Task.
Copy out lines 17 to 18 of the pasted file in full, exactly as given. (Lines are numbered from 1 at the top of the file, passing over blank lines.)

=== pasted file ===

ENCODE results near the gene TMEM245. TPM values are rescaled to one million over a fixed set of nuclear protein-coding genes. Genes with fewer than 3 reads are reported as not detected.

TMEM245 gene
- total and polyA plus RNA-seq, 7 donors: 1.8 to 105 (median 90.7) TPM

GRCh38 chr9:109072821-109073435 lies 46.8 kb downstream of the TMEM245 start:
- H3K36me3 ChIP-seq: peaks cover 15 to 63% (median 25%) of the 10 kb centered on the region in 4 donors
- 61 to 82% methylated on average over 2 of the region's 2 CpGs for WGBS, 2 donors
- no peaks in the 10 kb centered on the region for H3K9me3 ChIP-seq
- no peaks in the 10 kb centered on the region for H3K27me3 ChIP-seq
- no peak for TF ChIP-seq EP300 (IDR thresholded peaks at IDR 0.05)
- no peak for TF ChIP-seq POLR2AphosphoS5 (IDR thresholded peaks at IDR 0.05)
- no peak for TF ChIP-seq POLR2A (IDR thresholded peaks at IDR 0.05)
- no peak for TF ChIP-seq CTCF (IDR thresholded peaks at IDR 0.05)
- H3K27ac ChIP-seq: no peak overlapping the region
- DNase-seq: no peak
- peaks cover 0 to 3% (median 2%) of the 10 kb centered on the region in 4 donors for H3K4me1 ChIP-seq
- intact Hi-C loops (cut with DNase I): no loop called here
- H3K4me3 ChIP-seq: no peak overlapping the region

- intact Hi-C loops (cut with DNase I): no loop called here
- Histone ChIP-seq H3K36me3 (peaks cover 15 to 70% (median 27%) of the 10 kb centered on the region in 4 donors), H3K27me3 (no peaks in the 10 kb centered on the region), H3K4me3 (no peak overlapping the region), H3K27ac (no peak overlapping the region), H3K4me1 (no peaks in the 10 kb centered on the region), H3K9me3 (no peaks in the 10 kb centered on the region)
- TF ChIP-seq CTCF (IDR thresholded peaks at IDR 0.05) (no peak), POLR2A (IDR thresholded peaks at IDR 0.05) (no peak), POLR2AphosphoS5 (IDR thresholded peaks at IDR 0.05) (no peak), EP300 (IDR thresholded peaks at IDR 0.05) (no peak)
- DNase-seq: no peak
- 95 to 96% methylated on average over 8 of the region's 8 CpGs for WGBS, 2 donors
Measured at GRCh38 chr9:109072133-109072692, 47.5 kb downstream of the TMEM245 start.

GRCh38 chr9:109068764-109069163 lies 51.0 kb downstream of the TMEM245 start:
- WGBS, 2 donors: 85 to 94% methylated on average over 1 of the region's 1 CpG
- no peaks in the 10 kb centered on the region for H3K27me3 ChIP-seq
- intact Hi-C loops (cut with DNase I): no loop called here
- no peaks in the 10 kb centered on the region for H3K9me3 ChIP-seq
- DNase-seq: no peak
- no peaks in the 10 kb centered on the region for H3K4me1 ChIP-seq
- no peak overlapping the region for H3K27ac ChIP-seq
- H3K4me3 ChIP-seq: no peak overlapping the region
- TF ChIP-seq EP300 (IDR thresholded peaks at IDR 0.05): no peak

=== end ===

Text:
- H3K4me3 ChIP-seq: no peak overlapping the region

- intact Hi-C loops (cut with DNase I): no loop called here